Why Do U.S. Infants Die Too Often?

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Following a dramatic fall through the 20th century, the U.S. infant mortality rate — the proportion of babies who die before they reach their first birthday — has leveled off at just under seven deaths per 1,000 live births. That's a much higher rate than in other parts of the developed world. Across the European Union, for example, fewer than five in 1,000 babies die before they turn one. And in some stand-out countries like Japan, Singapore, Sweden and Norway, the proportion of babies who die is less than half that in the United States. Marian MacDorman, a statistician at the U.S. National Center for Health Statistics (NCHS), helps explain.

Q: Why do U.S. babies die more often than babies in other wealthy countries?

A: The U.S. ranks rather poorly compared to most developed countries. NCHS publishes a book each year called Health, United States, which has international rankings, and in the latest [edition], which ranks data based on the 2004 data year, the U.S. ranked 29th in the world in infant mortality.

One of the main [factors] is whether the baby is delivered too small or too soon, which increases its chances of death. About two-thirds of all of our infant deaths occur among the 8.2% of babies that are born at low birth weight. Most developed countries have lower rates of preterm and low birth weight deliveries [than the U.S.] and that makes a difference in infant mortality rates.

I think the single most important thing we can do to lower the rate of infant mortality is to reduce the rate of preterm birth. But in fact the trend is going in the opposite direction — that rate [in the U.S.] is increasing. There are several causes of preterm birth. One is spontaneous preterm labor. But there's another component, which is medical intervention — for example, doing a preterm caesarean section or induction of labor. That component has been increasing as well, and I think that's worrisome.

There are a lot of doctors who say it's O.K. to take a baby out a little bit early because they're going to do well — and it's true. It's only seven per 1,000 that are dying. Most of them do well. But still I think it's important to note that the infant mortality rate for late-preterm infants is three times what it is for [full-]term infants. This is not a difference that may be perceptible to the average obstetrician/gynecologist doing 300 deliveries a year. But when you're a statistician like me and you're grouping millions of births and thousands of infant deaths, you can see a difference there. Basically the longer that baby can stay in utero, the better it's going to do.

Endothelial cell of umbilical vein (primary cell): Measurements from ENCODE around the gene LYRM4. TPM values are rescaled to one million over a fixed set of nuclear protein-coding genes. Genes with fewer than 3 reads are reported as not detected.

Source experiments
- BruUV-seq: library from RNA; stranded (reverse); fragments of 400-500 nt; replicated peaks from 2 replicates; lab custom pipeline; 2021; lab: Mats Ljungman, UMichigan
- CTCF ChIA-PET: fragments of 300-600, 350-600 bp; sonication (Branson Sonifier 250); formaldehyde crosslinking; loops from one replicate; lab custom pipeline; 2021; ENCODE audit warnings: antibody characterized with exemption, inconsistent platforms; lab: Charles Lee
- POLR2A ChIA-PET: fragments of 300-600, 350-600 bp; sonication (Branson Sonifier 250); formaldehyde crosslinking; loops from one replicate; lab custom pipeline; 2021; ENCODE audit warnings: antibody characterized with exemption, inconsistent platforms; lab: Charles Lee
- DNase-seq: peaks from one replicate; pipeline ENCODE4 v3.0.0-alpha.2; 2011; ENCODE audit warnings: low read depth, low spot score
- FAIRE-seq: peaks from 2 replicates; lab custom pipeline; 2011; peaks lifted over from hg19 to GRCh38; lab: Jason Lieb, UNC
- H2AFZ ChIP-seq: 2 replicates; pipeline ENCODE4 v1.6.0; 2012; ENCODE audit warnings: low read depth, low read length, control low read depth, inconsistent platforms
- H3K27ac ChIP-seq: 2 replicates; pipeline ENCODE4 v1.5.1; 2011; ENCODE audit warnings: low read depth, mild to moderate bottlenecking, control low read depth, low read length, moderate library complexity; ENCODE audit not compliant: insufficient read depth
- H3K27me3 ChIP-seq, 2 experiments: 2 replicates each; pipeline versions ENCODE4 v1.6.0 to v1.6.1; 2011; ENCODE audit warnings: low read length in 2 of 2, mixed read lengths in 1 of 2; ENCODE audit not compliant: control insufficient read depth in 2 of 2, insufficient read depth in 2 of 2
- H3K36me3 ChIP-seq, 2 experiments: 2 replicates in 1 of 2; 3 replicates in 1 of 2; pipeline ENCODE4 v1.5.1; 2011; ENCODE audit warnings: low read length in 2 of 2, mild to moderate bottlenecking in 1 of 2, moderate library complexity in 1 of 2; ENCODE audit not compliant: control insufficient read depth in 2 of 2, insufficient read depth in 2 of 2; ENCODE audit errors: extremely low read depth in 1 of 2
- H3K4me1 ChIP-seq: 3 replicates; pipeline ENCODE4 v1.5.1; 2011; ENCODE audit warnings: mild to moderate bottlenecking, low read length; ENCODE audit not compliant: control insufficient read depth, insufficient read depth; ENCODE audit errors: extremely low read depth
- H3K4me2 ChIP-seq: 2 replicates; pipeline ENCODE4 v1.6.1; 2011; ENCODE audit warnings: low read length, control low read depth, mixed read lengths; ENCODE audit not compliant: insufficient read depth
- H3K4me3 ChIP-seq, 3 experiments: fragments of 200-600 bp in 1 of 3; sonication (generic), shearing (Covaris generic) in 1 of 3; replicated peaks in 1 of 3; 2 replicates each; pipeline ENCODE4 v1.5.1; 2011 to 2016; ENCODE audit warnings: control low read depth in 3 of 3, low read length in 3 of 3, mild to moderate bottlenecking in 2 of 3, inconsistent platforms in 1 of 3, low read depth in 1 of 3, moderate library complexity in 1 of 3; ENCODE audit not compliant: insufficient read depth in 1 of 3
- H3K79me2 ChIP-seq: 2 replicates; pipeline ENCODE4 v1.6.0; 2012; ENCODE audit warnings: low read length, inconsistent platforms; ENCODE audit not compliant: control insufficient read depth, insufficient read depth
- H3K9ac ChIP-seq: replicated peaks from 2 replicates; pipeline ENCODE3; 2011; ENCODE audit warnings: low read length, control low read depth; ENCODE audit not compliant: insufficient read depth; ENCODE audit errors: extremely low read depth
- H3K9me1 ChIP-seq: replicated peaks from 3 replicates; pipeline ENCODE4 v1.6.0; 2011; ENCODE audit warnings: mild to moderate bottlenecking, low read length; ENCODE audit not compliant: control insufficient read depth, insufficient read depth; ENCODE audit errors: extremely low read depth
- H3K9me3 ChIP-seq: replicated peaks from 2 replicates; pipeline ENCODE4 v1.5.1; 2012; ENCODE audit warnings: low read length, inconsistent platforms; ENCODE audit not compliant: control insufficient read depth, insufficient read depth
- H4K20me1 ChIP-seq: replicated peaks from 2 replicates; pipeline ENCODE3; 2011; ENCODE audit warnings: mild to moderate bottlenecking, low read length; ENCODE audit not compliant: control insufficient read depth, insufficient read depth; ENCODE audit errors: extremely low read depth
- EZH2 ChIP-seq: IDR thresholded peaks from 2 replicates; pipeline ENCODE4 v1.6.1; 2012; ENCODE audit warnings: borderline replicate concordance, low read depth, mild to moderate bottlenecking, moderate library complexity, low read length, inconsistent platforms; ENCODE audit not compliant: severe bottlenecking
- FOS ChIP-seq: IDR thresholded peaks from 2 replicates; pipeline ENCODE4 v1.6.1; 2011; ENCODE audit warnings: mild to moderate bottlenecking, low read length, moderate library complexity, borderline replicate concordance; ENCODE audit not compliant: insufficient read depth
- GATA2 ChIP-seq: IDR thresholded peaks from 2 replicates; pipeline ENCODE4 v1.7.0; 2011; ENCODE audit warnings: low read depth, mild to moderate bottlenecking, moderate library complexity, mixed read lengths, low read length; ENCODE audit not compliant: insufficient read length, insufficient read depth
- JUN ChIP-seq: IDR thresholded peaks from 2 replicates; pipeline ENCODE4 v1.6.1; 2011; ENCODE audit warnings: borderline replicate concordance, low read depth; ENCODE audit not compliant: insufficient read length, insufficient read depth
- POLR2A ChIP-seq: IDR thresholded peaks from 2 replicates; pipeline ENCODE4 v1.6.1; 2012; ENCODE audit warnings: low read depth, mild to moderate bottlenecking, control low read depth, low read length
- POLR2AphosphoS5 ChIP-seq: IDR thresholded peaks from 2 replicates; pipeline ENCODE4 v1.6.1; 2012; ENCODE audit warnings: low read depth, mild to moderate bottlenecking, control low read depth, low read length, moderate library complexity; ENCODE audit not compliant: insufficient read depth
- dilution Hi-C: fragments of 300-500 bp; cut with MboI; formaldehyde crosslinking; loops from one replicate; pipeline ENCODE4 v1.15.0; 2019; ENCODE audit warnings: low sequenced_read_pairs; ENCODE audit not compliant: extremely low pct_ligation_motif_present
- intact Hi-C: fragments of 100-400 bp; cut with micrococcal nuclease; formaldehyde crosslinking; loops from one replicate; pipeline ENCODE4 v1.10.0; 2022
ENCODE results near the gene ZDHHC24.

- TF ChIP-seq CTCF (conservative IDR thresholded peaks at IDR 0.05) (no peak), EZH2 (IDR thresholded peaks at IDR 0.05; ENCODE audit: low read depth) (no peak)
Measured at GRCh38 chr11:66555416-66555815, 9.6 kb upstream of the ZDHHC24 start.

There are also really large differences in infant mortality rates by race and ethnicity. For 2004, the overall [U.S.] infant mortality rate was 6.78; but for non-Hispanic black mothers it was 13.60. It was also fairly high for American Indian mothers: 8.45. For non-Hispanic whites, it was 5.66. For Hispanics it was 5.55. And the lowest was for Asian or Pacific Islander mothers, which was 4.67. So there's a huge range there. The rate for non-Hispanic black mothers was 2.4 times the rate for Hispanic or non-Hispanic white mothers.

Non-Hispanic black women have much higher rates of preterm and low-birth-weight delivery. Why that is we're not exactly sure. But if you look at any of a wide variety of risk factors related to infant mortality, you can find differences between blacks and whites and between different races and ethnic groups. For example, a higher percentage of births to non-Hispanic black and American Indian mothers occurred to mothers who did not receive adequate prenatal care, were unmarried or were teenagers, were having a fourth or higher order birth, or had not completed high school. Certainly, if you take into account these kind of factors, the racial disparity lessens, but it doesn't completely go away. Part of this racial disparity remains really unexplained. I think that's something that researchers have really been struggling with for decades, and there are no simple answers.